From the Ann Arbor News
Local officials working on the WALLY commuter rail project say city-owned property at 415 W. Washington St. is a potential site for a future downtown Ann Arbor train station.
"The 415 site is a candidate, but is not the only possibility," said Michael Benham, the Ann Arbor Transportation Authority's strategic planner.
Benham said work has just begun on the first phase of the WALLY Station Location and Design Project, which includes a search for a downtown station location.
A couple of paragraphs later
A commuter rail station at 415 W. Washington is unlikely to happen until years into the future even if the site is chosen and funding becomes available. In theory, it would service the north-south commuter rail line known as WALLY (Washtenaw and Livingston Line), which is in the planning stages now and would link Ann Arbor and Howell with stops in between.
The plans for a downtown commuter rail station along the north-south Ann Arbor Railroad tracks are entirely separate from the new Amtrak passenger train station some city officials want to see built on Fuller Road along the east-west Norfolk Southern tracks between Detroit and Chicago.
In theory........ How often to projects in theory don't happen the way people think will happen. Remember the people mover in Detroit?
A previous study estimated about 1,300 riders each way per day would use a commuter rail service between Ann Arbor and Howell.
It's also estimated to require $19 million to $35 million in capital costs. The total estimated operating cost is about $7.1 million annually.
Benham said much of that would be covered by passenger fares plus an assumed level of state operating funds, resulting in a local share of about $2.2 million. So-called "wild cards" that could affect operating costs are insurance and trackage rights.
Supporters of a north-south rail line bringing commuters into Ann Arbor argue it would be significantly more costly to add extra highway lanes for automobile traffic on US-23. The Michigan Department of Transportation previously estimated adding a third lane to US-23 would cost about $500 million.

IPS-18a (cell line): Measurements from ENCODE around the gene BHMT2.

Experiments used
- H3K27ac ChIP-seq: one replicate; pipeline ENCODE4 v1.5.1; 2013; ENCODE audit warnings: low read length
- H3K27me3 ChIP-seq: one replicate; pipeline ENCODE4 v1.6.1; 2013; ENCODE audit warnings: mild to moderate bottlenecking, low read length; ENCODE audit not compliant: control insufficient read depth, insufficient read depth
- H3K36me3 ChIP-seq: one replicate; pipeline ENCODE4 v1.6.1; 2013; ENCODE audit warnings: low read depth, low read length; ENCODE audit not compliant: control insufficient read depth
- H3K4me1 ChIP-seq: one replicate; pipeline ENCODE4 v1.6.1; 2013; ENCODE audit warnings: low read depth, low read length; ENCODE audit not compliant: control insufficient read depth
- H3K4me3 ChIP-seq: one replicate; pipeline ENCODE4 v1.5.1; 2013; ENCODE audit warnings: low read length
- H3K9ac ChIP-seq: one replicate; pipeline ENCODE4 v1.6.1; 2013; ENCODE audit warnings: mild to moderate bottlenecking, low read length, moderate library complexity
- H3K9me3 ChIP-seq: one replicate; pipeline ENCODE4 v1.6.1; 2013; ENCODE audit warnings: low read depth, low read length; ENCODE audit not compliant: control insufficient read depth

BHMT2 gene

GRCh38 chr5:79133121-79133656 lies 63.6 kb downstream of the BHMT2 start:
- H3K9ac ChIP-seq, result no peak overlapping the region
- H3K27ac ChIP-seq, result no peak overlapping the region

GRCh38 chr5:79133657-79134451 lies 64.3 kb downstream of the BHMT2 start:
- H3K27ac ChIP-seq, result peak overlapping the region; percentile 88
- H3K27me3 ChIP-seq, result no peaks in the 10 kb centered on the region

Some remain skeptical there's enough demand to support WALLY, though, and some question the money being spent to investigate multiple long-range transit initiatives at once.
I'm waiting for this "$7.1 million" to go up to 14 million in operating costs along with the $35 million capital costs that was once "2.9 million". It was originally supposed to be 4 million in operating costs. I wrote this in 2007 and still don't see how the math works.
4.9 million will cover what? You have salaries, security, normal wear and tear, energy costs, and runs. 2.9 for startup? Between the trains, parking lot construction, training, etc? I'm skeptical. Even using that number, will you get a profit on that. 15,000 people (estimated number of commuters from Livingston to Ann Arbor at $225 a month (rumored price) will get you 3.37 Million a month - that's if EVERY commuter in the county uses it and pays that amount. I'm guessing most of the commuters to Ann Arbor are in Brighton, Hartland, and Hamburg. Hamburg has 20,000 people. I'll guess that 4000 of them commute to Ann Arbor, with 1000 in Howell (city has 10000 people) commuting. That'll give 5000 of the areas covered from the train. 5000 * 225 - 1.125 million a month - if all commute on the train. Anyone familiar with Hamburg knows how spread out it is. Part of it is "Brighton", most of it is "Pinckney", part of it is "Lakeland", and part of it is "Whitmore Lake". I'll be shocked if most of the commuters are going to drive a few miles to wait for the train. This area is spread out. Howell is denser, but has much less population - and it too is spread out a bit in its eastern and northern most areas near 59 - and forget about getting much help from Genoa (even with the Chilson stop - that area is flat out country), Marion, Howell Twp, and Oceola.
In order to cover the estimated operation costs from regular commuters - you need 408,334 a month - 1814 commuters a day (including weekends, so weekend warriors are very important). That leaves 2.9 million in debt from startup costs which can be paid for over a few years with good profit.
Can you get 15-20% of county's Ann Arbor commuters to use the train EVERY DAY - despite cutting out Brighton and Hartland from the route? If you can, then I'll cook up some fried crow.
This quote from the Ann Arbor mayor got a chuckle out of me.
He noted the University of Michigan has offered to subsidize the cost of WALLY tickets for its employees who want to commute to work by rail.
"As I recall, back in 2007 or '08, the U-M surveyed their employees who lived in zip codes along the WALLY line and 1,400 of them said they would ride the train if given the choice," he said.
Zip code? Mayor, do you know how large the zip codes are in Livingston County? 48843 runs from South Genoa Twp to the Genesee County line. Besides. 1400? That won't break even under the old estimates.
Let's remember who we are. We're a spread out semi-rural county. Homes are spread out. Countywide, Livingston County has about 180,000 people. Washtenaw County about 345,000. Between both counties, there is about 550,000 people. The only dense population pockets in that area along the train route are a small part of Ann Arbor near Barton Rd, one block of Hamburg, and Downtown Howell. This route doesn't cover Ypsi or Brighton.
Not one time of Livingston County, State, or Federal money should go to this project. If Washtenaw or A2 wants to bankroll this, that's their business since I don't live there.